Technology-Enabled Disruption: Implications for Business, Labor Markets and Monetary Policy
May 22–23, 2019 Dallas Fed
Organized by the Federal Reserve Banks of Atlanta, Dallas and Richmond
The Federal Reserve Banks of Dallas, Richmond and Atlanta hosted the Technology-Enabled Disruption conference on May 22–23 in Dallas. The conference focused on technology implications for business, labor markets, education and monetary policy. Participants included, economists, business leaders, central bankers, educators and others.
|Wednesday, May 22|
|8:00 a.m.||Registration and Continental Breakfast|
Mark A. Wynne, Federal Reserve Bank of Dallas
|9:10 a.m.||Opening Remarks
Raphael Bostic, Federal Reserve Bank of Atlanta
Robert S. Kaplan, Federal Reserve Bank of Dallas
|9:15 a.m.||Session I: The Disruption Challenge Facing Business
Moderator: Robert S. Kaplan
Greg Armstrong, Plains All American Pipeline LP
Craig Boyan, H.E. Butt Grocery Co.
Brant A. Ring, BNSF Railway Co.
|10:45 a.m.||Session II: Defining Disruption: The View from Academia
Chair: David E. Altig, Federal Reserve Bank of Atlanta
Richard G. Baraniuk, Rice University
Joel Mokyr, Northwestern University
Willy Shih, Harvard University
|Noon||Lunch & Keynote
Introduction: Roberto Coronado, Federal Reserve Bank of Dallas
Moderator: Robert S. Kaplan
A Conversation with Agustín Carstens, Bank for International Settlements
|1:30 p.m.||Session III: How Emerging Technologies Create Disruption
Chair: Sylvain Leduc, Federal Reserve Bank of San Francisco
Erica Deadman, JPMorgan Chase Institute
Zorina Khan, Bowdoin College
Susan Lund, McKinsey & Co.
|3:00 p.m.||Session IV: Roundtable on the Implications of Technology-Enabled Disruption for Workforce Development
Moderator: Raphael Bostic
Carine M. Feyten, Texas Woman’s University
William Serrata, El Paso Community College
|4:30 p.m.||Session V: Implications of Disruption for Labor Markets
Chair: Marc P. Giannoni, Federal Reserve Bank of Dallas
Katharine G. Abraham, University of Maryland
Ekkehard Ernst, International Labor Organization
Henry Siu, University of British Columbia
|6:30 p.m.||Dinner & Keynote
Introduction: Mine K. Yücel, Federal Reserve Bank of Dallas
Moderator: Mark A. Wynne
A Conversation with Craig Hall, HALL Group
|8:00 p.m.||Adjourn for the day|
|Thursday, May 23|
|8:00 a.m.||Registration and Breakfast|
|8:45 a.m.||The Use of Data in Industry: A View from the Front Lines
Introduction: Pia Orrenius, Federal Reserve Bank of Dallas
Keynote: Patrick Bajari, Amazon
|9:15 a.m.||Session VI: Disruption and the Broader Economy
Chair: Kartik Athreya, Federal Reserve Bank of Richmond
Nir Jaimovich, University of Zurich
Chad Syverson, University of Chicago
Will Wang, Microsoft Research
|10:45 a.m.||Session VII: The Workforce Ecosystem: Local and Regional Solutions
Chair: Alfreda B. Norman, Federal Reserve Bank of Dallas
Stuart Andreason, Federal Reserve Bank of Atlanta
Sandy Dochen, IBM
Mark Flanagan, Dallas County Promise–The Commit Partnership
Rob Grunewald, Federal Reserve Bank of Minneapolis
Session VIII: Policymaker Roundtable
Moderator: Rana Foroohar, Financial Times
Thomas I. Barkin, Federal Reserve Bank of Richmond
Mary C. Daly, Federal Reserve Bank of San Francisco
Robert S. Kaplan
|1:30 p.m.||Conference adjourns|
This conference is designed to provide a better understanding of the phenomenon of technology-enabled disruption and explore its implications for the broader economy—in particular, labor markets and the workforce.
Technology-enabled disruption means that workers are increasingly being replaced by technology. It also means that existing business models are being supplanted by new models, often technology-enabled, that bring more efficiency to the sale or distribution of goods and services. As part of this phenomenon, consumers are increasingly able to use technology to shop for goods and services at lower prices with greater convenience—which has the impact of reducing the pricing power of businesses. This reduced pricing power, in turn, causes businesses to further intensify their focus on creating greater operational efficiencies. These trends appear to be accelerating.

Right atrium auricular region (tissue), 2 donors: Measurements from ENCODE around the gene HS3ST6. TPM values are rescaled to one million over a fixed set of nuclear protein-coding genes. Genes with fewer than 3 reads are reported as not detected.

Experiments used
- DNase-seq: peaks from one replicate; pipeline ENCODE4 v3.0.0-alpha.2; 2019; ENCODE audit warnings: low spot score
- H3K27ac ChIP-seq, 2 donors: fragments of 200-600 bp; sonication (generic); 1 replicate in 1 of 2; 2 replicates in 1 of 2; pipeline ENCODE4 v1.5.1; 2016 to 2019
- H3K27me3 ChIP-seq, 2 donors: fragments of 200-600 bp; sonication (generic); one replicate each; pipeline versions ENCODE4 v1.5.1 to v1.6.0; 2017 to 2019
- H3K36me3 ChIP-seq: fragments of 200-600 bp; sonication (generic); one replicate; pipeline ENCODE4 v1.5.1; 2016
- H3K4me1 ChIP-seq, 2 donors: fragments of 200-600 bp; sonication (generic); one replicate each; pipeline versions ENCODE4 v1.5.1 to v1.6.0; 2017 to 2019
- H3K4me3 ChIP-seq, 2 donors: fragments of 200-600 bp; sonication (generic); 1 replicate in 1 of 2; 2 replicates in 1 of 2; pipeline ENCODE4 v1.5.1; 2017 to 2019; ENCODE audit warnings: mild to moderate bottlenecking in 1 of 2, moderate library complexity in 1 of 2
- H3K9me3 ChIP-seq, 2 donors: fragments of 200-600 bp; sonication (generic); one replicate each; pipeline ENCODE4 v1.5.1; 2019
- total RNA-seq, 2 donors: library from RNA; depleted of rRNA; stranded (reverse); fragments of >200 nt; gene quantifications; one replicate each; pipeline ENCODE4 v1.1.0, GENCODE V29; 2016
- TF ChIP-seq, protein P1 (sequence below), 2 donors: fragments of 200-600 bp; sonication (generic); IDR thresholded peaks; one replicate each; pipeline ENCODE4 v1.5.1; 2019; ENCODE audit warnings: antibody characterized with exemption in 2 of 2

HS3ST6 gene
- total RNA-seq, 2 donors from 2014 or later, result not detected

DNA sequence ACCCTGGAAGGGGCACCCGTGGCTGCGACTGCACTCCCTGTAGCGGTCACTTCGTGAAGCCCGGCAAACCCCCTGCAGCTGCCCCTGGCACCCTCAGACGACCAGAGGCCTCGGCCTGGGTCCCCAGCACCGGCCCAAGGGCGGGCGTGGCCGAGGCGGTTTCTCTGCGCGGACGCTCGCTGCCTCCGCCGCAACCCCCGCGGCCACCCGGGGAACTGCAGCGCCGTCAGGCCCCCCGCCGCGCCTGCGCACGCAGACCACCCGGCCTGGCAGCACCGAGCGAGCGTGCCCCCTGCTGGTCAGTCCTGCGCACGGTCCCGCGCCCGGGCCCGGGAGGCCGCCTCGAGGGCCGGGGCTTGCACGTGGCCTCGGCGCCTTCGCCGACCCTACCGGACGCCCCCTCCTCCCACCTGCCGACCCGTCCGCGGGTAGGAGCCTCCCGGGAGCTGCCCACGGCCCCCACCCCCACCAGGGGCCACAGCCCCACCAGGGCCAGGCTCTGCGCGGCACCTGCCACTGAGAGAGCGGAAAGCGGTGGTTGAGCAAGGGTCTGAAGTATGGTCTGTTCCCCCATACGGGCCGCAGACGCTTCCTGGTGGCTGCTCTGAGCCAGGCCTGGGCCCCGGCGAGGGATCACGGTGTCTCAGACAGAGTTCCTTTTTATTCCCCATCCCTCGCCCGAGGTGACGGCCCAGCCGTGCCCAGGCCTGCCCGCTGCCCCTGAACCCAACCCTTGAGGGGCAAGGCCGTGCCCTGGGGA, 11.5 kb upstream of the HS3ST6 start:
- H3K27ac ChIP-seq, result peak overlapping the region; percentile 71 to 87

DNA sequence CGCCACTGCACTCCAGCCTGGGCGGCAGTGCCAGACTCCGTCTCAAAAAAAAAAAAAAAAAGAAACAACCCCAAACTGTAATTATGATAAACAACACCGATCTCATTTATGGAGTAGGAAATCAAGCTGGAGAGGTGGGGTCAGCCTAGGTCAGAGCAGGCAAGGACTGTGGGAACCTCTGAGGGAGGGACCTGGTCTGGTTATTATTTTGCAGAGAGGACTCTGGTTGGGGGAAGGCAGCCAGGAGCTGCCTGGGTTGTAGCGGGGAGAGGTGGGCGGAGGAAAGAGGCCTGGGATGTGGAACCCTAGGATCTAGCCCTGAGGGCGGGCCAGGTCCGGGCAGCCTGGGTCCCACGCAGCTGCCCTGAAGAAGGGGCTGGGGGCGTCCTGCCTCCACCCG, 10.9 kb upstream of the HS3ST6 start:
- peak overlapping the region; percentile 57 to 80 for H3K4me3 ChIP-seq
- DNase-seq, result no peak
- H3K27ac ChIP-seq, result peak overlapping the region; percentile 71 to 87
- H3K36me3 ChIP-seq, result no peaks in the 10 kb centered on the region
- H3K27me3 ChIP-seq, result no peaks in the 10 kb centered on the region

It is likely that disruption is becoming a greater factor in the economic outcomes of workers. Increasingly, workers with lower levels of educational attainment are seeing their jobs restructured or eliminated. Unless they have sufficient math and literacy skills, or are retrained, these workers may see their productivity and incomes decline as a result of disruption. Thus, disruption may help explain the muted wage gains and overall labor productivity growth we have seen in the U.S. as well as in other advanced economies during much of the recovery from the global financial crisis.
Technology-enabled disruption’s impact on the workforce is likely not susceptible to monetary policy—it requires structural reforms. The reforms could include improving early-childhood literacy and overall college readiness in order to increase the percentage of students who graduate from college in six years or less (a share now estimated at 59 percent in the U.S.). The reforms could also include stepped-up efforts to increase middle-skills training in cities across the U.S. in order to increase employment, close the skills gap (not enough workers to fill skilled jobs) and raise worker productivity.
It is also likely that disruption is a factor behind some business decisions made by companies that are facing one or more disruptive competitors. These companies may be more cautious about making capacity-expansion decisions and investing in major capital projects.
To deal with disruptive changes and lack of pricing power, many companies are seeking greater economies of scale in order to maintain or improve profit margins. This may help explain the record merger-and-acquisition activity globally over the past few years.
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